And Mandela was able to encourage the best in those around him because he exemplified in his actions and words his confidence that – while a daunting and at times difficult goal – it was one that his followers could nonetheless achieve if they rallied together around a shared purpose; of embracing their commonality and sense of belonging, and using that as the lens through which they understood and appreciated their collective efforts.
I wanted to highlight his message and my talk here in one of my last pieces for this year because Click here to continue reading »”One Important Leadership Lesson To Take Into Next Year”
With the impending arrival of Halloween, many of us are naturally preparing for our neighbourhoods to be overtaken by ghosts, goblins, superheroes and wizards. Although this yearly event tends to be associated with decorating pumpkins and handing out candy, Halloween also provides us with some unique insights on the importance and value of fostering a sense of community in our organization.
As our neighbours, family, and friends can attest, Halloween is a pretty big event in our household. Every year, we transform the front of our house into this magical place for Halloween – the picture above offers a glimpse of what the neighbourhood children have in store when they visit our home.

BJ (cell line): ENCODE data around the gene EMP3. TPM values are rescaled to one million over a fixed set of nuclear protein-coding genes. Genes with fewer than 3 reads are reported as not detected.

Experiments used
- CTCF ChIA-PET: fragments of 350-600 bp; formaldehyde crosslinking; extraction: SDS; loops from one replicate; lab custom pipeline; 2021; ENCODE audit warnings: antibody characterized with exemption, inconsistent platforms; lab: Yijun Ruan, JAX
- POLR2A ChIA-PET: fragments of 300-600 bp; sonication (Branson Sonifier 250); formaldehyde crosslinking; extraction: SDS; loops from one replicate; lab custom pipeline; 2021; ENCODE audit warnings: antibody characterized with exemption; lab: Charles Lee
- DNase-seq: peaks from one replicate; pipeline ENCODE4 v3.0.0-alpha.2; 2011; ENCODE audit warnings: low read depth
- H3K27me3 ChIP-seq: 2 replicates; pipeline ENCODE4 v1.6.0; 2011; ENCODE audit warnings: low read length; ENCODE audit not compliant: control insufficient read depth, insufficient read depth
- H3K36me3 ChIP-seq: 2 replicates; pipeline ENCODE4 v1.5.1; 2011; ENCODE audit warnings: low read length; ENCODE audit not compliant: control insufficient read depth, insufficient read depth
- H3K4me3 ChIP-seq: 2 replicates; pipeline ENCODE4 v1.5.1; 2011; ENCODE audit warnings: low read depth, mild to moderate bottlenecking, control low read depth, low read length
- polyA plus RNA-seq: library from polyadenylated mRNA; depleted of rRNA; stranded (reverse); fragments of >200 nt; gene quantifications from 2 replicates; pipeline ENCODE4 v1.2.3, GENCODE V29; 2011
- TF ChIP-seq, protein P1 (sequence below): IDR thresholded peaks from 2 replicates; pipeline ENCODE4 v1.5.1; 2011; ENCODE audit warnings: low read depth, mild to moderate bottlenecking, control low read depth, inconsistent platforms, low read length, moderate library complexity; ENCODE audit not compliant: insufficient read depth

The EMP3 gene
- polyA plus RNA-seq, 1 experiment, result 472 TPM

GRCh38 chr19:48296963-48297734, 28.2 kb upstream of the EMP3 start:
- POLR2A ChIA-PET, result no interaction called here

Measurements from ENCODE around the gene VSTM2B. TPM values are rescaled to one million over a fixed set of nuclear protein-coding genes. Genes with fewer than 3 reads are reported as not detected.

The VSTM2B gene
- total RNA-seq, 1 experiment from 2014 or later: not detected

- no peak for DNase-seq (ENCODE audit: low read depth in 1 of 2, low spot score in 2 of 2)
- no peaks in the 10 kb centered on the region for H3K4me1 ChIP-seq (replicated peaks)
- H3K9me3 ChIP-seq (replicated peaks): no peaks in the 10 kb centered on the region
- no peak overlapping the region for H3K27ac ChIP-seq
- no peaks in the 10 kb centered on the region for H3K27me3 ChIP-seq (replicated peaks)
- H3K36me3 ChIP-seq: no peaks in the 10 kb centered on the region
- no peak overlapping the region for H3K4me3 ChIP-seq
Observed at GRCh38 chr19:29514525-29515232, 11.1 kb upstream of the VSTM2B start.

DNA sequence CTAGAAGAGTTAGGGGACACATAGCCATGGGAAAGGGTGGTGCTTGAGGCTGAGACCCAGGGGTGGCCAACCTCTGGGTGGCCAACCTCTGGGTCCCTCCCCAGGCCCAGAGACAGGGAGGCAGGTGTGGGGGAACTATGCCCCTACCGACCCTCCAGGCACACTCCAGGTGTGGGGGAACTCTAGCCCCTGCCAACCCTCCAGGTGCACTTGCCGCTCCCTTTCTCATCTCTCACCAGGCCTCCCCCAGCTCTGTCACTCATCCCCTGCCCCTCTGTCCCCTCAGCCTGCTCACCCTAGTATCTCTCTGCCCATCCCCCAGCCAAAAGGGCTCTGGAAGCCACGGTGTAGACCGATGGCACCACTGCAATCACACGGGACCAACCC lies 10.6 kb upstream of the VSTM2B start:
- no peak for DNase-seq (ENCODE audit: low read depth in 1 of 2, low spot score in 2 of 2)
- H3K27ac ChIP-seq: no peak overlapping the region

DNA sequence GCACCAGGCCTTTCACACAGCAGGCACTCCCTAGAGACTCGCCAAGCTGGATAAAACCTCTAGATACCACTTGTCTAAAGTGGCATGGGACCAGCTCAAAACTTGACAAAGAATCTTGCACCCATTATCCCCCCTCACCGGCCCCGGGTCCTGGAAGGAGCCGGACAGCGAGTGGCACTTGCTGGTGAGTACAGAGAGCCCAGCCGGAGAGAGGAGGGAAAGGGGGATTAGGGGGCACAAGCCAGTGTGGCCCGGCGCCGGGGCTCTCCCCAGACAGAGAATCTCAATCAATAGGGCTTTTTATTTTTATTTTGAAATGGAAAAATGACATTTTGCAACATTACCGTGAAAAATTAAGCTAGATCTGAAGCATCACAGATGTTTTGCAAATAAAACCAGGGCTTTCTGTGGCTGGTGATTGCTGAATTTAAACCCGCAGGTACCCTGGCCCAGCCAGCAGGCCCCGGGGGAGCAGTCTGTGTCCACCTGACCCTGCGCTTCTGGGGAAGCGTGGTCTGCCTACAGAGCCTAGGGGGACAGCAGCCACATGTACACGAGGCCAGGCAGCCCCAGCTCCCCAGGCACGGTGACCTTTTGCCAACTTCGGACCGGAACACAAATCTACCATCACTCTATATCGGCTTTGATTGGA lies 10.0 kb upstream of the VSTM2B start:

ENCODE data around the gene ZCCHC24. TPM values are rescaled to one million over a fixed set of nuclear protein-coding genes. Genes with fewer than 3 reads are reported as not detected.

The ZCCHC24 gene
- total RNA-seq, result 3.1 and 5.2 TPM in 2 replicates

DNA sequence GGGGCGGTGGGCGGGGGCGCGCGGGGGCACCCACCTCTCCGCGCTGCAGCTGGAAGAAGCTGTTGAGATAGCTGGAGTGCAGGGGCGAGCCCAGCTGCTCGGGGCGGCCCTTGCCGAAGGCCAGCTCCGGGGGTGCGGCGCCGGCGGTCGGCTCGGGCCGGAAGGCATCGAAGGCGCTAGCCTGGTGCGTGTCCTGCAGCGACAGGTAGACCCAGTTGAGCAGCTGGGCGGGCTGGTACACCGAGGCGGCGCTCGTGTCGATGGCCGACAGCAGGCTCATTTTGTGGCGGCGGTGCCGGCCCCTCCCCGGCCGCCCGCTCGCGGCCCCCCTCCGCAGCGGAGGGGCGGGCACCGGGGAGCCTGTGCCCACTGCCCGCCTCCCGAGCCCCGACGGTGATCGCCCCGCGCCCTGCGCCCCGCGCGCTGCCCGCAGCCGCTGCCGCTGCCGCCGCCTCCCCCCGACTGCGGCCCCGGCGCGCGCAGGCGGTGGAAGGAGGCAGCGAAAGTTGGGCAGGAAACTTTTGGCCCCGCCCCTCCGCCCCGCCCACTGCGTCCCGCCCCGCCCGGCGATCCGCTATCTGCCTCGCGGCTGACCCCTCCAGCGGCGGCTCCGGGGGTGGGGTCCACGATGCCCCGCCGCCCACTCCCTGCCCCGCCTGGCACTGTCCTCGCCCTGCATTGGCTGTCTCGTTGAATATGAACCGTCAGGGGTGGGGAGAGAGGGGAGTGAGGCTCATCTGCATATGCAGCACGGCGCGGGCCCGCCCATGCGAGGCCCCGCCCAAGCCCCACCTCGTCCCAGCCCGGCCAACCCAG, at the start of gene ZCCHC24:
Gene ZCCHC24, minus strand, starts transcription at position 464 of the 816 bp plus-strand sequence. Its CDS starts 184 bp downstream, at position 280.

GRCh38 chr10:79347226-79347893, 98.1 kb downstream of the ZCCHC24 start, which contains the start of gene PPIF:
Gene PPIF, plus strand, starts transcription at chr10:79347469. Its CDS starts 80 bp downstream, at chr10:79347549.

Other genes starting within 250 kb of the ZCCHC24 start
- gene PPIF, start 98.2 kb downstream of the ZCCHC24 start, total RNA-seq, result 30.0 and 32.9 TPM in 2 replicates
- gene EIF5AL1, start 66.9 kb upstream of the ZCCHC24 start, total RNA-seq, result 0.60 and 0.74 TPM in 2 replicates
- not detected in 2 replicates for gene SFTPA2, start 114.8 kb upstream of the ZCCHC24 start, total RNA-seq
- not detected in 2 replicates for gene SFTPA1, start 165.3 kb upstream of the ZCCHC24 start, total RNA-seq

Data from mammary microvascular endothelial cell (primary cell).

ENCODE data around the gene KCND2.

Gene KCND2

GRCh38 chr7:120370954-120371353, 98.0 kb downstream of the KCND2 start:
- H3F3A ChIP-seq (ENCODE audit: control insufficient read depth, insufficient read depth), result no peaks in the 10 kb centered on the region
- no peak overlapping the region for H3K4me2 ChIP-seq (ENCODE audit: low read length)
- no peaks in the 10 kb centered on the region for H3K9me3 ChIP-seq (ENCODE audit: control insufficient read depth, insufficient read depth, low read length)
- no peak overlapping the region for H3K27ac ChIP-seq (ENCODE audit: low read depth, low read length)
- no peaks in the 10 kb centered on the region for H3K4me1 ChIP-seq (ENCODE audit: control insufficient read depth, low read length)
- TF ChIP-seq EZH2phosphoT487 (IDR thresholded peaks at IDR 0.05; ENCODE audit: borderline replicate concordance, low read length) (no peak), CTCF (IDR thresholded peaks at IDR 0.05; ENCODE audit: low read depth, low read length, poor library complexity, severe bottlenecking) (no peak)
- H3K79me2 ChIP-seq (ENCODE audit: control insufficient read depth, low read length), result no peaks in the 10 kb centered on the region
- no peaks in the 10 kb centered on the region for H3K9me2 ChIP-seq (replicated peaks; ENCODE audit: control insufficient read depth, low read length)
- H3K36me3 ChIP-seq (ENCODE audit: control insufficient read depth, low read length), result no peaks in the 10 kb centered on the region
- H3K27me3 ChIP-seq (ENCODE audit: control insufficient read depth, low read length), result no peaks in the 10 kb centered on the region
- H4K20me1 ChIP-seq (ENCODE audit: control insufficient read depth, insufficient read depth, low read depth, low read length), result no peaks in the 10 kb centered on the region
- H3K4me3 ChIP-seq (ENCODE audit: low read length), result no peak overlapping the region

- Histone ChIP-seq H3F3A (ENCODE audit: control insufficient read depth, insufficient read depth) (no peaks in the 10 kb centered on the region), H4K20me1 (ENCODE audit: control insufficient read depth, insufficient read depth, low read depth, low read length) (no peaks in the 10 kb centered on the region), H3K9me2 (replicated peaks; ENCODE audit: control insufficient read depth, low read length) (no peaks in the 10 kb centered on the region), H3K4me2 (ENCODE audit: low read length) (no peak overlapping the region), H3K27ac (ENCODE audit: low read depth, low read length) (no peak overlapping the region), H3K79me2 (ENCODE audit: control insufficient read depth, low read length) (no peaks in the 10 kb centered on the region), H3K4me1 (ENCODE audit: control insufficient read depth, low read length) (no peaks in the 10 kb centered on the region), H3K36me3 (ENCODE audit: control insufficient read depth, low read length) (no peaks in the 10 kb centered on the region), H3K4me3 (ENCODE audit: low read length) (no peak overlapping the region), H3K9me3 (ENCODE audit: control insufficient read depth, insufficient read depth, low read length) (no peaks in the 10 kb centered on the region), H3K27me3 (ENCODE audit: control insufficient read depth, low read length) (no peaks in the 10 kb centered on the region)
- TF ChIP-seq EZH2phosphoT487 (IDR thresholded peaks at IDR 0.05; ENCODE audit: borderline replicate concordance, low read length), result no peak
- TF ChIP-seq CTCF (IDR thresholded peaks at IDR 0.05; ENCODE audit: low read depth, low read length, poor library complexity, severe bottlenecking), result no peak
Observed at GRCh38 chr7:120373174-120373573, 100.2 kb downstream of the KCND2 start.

Being a parent, it comes as no surprise that one reason why I go through all this effort is because I love kids. But there’s another reason behind this drive to create a unique and memorable display for the children and families in our neighbourhood.
While most of us are familiar with Maslow’s hierarchy of needs, researchers have found that we are also driven by three core psychological needs, one of them being relatedness. Studies has shown – and our collective human history repeatedly reminds us – that we are all driven to attain a sense of community; of feeling a connection and sense of belonging with those around us.
We’re compelled at an innate level to reach out and bond with those we relate to and who we share a common interest or experience with, a key driving force behind the popularity and growth of today’s social media networks.
This also explains why Click here to continue reading »”Fostering A Sense Of Community To Promote Organizational Success”